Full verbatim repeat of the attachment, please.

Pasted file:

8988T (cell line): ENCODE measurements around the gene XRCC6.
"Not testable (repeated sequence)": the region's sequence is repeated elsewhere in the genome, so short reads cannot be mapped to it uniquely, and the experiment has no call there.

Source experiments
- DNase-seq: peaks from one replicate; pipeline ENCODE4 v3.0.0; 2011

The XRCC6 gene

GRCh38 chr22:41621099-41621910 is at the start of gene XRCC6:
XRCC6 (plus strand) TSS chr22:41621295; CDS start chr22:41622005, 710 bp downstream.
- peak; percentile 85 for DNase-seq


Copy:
8988T (cell line): ENCODE measurements around the gene XRCC6.
"Not testable (repeated sequence)": the region's sequence is repeated elsewhere in the genome, so short reads cannot be mapped to it uniquely, and the experiment has no call there.

Source experiments
- DNase-seq: peaks from one replicate; pipeline ENCODE4 v3.0.0; 2011

The XRCC6 gene

GRCh38 chr22:41621099-41621910 is at the start of gene XRCC6:
XRCC6 (plus strand) TSS chr22:41621295; CDS start chr22:41622005, 710 bp downstream.
- peak; percentile 85 for DNase-seq